What Is Success? Are You Seeking YOUR Version of It?


Ladder by rarbol200 on flickr

I’m seeking input.

What is YOUR version of success?

I was talking to a friend once and she told me that her family didn’t like that she went to college. From her story, I got the impression that they looked down their noses at her for going.

I’ll be honest, my gut reaction was to scoff and say, “THEY look down their noses at YOU for doing something with your life?”

My Southern heritage dictates the following life path:

“Birth –> Preschool –>Elementary School –>Middle School –> High School –> College –> Respectable Career –> Marriage –> Kids –> Mid-life crisis –>Die”

You may throw in grad school, a dog, a divorce, a second marriage, or a risky decision, but that’s pretty much it. It took me a while to say, “Do you HAVE to go to college to ‘do something with your life?'”

Different people value different things.

To some, college is a step towards a better life. To others, it’s a waste of 4 years and thousands of dollars.

To some, a “respectable career” is that which brings them padded pockets and hundreds of employees beneath them. To others, it’s something that just pays the bills and gets them home at a decent hour so they can enjoy time with themselves or their families.

Success is different to each person.

And your authentic version of success is probably even more different than you’d ever thought.

Think about it.

How much of your current version of success was determined by external influencers?

Success in my career, as society taught it to me, was getting a college degree in one field, then getting a job in that field, then working my way up in a company, sticking with the same company all my life (no matter if I hated it) until I retired, then I’d die.

Bleak crap, in my opinion, but I chased it. And I’m glad I got out before the “die” part.

But, truthfully, there’s nothing wrong with this version of SUCCESS, if it is YOUR own. If you’re happy living that life, go for it, but don’t commit to a version of success that isn’t your own.

If you’re an artist, society may be telling you that success is becoming the next Ashley G & Drew, but is that really what you want?

I firmly believe sometimes we define SUCCESS as things other people tell us we should have. But what type of “success” will you have when you obtain all those things and realize that really wasn’t what you wanted?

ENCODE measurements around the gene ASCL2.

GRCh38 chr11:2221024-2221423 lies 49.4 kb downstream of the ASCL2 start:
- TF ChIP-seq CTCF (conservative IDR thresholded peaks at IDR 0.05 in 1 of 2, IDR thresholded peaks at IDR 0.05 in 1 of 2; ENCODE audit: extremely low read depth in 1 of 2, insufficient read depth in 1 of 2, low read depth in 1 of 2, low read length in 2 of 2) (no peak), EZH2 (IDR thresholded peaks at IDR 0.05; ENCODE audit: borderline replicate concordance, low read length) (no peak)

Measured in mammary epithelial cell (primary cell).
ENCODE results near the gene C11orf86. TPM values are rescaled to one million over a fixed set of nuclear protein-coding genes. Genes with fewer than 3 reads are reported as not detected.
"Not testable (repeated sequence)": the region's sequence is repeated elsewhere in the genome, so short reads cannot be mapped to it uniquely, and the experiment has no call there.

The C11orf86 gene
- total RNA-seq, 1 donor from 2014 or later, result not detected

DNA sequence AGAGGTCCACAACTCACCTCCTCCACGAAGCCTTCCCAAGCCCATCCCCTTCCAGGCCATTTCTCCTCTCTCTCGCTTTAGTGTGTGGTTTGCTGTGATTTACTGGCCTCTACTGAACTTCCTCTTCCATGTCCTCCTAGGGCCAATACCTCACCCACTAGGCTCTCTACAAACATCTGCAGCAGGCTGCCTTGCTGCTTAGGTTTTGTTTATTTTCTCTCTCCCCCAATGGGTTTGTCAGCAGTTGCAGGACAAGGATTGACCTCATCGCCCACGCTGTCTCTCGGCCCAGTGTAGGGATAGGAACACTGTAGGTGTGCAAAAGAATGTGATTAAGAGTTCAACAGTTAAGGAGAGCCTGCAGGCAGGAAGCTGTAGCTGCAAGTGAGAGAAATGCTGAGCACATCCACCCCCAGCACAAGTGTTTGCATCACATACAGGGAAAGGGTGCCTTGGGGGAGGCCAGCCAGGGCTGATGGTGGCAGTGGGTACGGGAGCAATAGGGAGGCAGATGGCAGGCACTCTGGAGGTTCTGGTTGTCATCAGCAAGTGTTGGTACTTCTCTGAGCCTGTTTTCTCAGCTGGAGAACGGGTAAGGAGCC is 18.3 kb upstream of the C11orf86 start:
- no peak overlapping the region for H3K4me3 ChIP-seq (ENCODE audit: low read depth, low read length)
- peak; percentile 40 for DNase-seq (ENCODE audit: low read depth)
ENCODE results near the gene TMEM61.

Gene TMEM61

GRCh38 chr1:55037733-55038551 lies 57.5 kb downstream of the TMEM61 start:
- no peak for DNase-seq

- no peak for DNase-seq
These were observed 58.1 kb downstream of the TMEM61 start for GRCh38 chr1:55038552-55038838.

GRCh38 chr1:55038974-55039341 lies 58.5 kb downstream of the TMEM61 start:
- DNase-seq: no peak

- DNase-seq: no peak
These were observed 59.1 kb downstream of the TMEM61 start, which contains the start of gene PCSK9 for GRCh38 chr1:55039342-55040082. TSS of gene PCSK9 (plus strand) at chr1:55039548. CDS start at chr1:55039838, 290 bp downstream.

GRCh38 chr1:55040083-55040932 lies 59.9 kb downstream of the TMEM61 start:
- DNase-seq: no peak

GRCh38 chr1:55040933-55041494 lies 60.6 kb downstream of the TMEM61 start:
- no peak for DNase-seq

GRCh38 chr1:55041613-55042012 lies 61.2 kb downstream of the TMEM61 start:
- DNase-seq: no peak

What are the trade-offs for gaining those things other people tell you are what you should be chasing?

You want to be a New York times best-selling author and have movies made from your books — why? Because you want to make a living from your writing. OK, well, is there another way to accomplish the thing you REALLY want, to make money from your writing? The clichéd road to success may not be the one for you. Look at my friend Sarra Cannon — she’s a publishing rockstar and she did it herself via self-publishing.

Look at your life and business and ask:

“Am I reaching for MY authentic version of success? What do I really want for and FROM my life and my business and how can I incoporate those into my version of success?”

Come on, you’re a creative person. Use that brain of yours.

Now, what is YOUR version of success?

3 thoughts on “What Is Success? Are You Seeking YOUR Version of It?

  1. It’s like you read my mind. I also grew up thinking that college was the only way to a successful life – at least that’s what my father told me. My father has his master’s in engineering, and my mother was a homemaker. He warned me that if I didn’t go to college that I would end up homeless – something wonderful to tell your 10 year old daughter right? So I worked my butt off, and graduated with a degree I don’t use. My idea of success has changed tremendously since that special father-daughter conversation, and I’ve realized that college isn’t always the answer. Success is being happy and enjoying life, whatever that may be. Thank you Tivi!

  2. After having this exact “ah hah” moment during a conversation with a wise friend, I have spent the last two years assessing whether of not I was actually living out my unique vision of success or that of my parents, spouse, friends, etc. It was a path to uncovering my true goals in life. I am currently contributing a chapter to a book on this very subject. Great post!

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